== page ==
A little more than ten years ago, I travelled from Pittsburgh to the Cayman Islands to attend a “Zinc Signals” conference organized by Chris Frederickson. Chris had invited me, then a relative newcomer to the field, to present the work Ian Reynolds and I had recently published on the role of intracellular zinc release in neuronal cell death, to a gathering of approximately thirty or forty scientists that worked primarily on the biology of zinc. That meeting was a true eye-opener for me. For nearly a week, I was surrounded by chemists, immunologists, yeast biologists, and countless other specialists, all brought together by their devotion to the biology of zinc – all wonderfully willing to share their insights, reagents, and a good time snorkeling in the reef known as Stingray City. I made many new friends there, and, importantly, established several new collaborations that, to this day, continue to evolve as well as enrich my scientific life in countless ways. It was in Cayman I became an official zinc scientist.
In 2008, with Glen Andrews leading the way, we established the International Society for Zinc Biology, over which I have the honor of currently presiding. After a highly successful gathering that year of approximately 140 zinc scientists in Banff, Canada, and again in Jerusalem, Israel nearly two years later, we are now in the midst of preparing for our third official conference as a society, to be held in Melbourne, Australia in January 2012.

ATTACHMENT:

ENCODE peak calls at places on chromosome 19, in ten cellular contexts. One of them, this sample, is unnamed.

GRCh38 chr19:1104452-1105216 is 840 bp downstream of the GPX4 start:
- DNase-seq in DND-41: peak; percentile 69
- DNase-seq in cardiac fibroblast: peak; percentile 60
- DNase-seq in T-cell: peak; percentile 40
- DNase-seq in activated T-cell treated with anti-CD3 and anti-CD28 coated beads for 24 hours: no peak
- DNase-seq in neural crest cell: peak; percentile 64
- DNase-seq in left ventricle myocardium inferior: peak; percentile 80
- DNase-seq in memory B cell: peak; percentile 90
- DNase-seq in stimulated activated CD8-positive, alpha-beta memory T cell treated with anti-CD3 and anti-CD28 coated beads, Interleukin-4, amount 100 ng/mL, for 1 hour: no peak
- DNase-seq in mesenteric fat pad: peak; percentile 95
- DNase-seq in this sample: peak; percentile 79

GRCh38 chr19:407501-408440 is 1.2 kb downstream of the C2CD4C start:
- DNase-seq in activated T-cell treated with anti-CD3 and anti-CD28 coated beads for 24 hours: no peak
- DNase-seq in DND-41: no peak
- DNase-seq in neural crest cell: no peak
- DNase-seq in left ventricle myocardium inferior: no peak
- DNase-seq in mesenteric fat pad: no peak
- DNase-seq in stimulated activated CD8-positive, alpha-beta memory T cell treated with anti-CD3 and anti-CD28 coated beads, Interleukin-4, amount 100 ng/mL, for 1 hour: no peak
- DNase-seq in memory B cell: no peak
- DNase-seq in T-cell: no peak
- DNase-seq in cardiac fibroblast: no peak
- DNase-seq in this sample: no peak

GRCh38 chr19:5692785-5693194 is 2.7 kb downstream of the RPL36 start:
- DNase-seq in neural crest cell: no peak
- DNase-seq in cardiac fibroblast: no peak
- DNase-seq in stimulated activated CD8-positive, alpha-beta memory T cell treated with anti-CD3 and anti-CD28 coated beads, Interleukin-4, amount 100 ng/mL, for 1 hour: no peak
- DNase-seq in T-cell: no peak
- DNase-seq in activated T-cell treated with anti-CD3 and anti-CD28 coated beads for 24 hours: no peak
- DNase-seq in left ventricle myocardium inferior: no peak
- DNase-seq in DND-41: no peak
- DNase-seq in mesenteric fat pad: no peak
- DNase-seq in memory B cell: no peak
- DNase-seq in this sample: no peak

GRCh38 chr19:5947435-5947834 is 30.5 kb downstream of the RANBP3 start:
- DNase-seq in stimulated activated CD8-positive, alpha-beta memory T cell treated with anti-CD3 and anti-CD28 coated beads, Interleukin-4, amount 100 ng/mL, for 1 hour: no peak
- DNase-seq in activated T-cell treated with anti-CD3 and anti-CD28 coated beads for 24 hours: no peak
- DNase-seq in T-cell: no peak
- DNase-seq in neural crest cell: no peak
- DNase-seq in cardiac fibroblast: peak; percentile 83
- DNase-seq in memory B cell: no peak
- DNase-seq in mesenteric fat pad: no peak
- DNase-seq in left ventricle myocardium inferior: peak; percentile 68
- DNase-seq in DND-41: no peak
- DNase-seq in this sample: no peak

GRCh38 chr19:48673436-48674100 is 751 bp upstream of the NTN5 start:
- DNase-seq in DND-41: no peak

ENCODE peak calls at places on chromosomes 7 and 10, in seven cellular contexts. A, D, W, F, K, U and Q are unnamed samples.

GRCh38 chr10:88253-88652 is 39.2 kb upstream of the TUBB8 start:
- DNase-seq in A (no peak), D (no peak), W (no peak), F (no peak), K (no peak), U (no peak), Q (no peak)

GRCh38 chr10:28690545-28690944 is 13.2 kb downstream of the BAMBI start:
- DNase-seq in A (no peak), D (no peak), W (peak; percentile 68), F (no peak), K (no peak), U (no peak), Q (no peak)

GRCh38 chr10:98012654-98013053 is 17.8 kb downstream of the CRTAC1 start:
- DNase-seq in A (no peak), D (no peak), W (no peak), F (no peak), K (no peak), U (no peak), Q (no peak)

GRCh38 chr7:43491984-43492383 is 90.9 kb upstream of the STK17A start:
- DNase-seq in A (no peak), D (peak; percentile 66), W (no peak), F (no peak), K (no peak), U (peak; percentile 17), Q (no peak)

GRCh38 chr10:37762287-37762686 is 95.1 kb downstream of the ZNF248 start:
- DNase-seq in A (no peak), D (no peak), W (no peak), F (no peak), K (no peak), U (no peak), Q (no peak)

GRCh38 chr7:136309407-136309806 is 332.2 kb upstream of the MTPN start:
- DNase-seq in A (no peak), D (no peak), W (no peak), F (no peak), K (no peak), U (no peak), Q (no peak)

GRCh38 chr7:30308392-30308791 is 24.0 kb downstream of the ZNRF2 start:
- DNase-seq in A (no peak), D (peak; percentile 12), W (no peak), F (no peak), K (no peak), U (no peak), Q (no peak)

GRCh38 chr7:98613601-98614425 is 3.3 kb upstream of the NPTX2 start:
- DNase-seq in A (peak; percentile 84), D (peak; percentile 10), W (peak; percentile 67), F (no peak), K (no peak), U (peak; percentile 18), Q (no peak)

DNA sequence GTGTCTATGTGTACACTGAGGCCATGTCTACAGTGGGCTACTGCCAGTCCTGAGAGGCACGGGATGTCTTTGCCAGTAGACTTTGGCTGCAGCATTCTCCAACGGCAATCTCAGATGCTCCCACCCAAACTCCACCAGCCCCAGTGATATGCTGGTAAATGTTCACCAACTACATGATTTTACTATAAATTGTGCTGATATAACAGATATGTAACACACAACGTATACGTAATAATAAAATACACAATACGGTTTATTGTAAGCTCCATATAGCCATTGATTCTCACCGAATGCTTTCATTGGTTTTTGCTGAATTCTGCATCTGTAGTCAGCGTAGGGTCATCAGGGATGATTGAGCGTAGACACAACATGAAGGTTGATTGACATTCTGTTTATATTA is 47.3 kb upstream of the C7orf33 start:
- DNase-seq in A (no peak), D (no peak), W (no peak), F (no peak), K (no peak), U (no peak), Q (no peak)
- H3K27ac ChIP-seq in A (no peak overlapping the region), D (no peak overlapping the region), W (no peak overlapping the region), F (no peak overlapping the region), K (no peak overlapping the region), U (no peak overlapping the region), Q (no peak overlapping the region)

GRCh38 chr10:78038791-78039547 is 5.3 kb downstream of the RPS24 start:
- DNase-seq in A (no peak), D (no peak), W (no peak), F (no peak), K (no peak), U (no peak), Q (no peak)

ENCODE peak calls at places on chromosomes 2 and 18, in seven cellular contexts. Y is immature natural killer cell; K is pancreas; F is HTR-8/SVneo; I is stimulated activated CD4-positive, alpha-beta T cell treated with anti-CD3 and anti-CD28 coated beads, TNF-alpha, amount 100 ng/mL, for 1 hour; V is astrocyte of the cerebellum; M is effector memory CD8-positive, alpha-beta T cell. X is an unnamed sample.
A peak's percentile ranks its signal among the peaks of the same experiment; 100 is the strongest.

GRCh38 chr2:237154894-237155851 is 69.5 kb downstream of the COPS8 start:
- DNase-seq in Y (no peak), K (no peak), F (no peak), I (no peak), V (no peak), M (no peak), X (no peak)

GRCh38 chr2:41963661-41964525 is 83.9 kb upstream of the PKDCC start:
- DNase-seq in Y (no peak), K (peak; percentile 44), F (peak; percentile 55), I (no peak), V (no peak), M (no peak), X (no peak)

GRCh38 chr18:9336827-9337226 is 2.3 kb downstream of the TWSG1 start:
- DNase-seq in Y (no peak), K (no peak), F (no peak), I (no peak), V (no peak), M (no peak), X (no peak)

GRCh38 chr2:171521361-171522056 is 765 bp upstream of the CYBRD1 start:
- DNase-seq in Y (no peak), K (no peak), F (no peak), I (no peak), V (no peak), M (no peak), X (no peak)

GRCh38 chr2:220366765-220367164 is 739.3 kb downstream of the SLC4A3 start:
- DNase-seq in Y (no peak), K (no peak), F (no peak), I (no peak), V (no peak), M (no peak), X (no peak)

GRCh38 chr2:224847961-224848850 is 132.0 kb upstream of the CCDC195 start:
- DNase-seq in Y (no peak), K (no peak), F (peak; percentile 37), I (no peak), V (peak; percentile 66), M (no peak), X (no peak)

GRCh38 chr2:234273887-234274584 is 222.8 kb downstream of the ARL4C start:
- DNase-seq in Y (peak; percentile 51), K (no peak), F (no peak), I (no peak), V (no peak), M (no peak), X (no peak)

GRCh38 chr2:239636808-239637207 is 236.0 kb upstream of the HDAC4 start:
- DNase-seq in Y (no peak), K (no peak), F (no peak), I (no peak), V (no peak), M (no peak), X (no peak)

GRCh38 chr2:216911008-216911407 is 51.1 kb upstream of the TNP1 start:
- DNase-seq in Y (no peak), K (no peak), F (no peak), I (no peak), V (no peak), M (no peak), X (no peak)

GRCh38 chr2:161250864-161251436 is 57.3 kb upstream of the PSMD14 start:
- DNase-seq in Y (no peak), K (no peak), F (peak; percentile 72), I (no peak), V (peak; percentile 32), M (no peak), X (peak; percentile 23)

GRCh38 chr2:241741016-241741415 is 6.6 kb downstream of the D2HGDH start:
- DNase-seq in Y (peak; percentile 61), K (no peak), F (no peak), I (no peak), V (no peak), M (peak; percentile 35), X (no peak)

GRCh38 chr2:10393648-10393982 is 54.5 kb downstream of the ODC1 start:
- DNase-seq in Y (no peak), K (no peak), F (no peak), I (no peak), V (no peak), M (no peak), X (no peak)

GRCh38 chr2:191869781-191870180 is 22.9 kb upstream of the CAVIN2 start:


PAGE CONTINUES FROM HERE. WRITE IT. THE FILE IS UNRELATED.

And now this very timely book! My colleague Lothar Rink has assembled a rich collection of chapters that represent the very essence of the field, a snapshot of the brilliant convergence of medicine and basic science in the study of zinc in human health and, importantly, disease. Leaders of their respective fields have made insightful and thorough contributions to this book, covering topics that range from human nutrition to Alzheimer's disease, from pregnancy to aging, from the digestive system to the brain. To the “zincophile”, the book will offer an intellectually rewarding, scholarly collection of the most important components that constitute the field of zinc biology as it currently stands. To the newcomer, this book represents an opportunity to learn what the field has been up to since Ananda Prasad firmly established zinc as an essential nutrient in humans more than fifty years ago. However, be forewarned, this is a fast-moving field that has finally reached a critical mass of able and productive scientists. The future of zinc research is now here. Enjoy the ride, and as always, think zinc!
Elias Aizenman, Ph.D.
President, International Society for Zinc Biology
Pittsburgh, PA, U.S.A. March 2011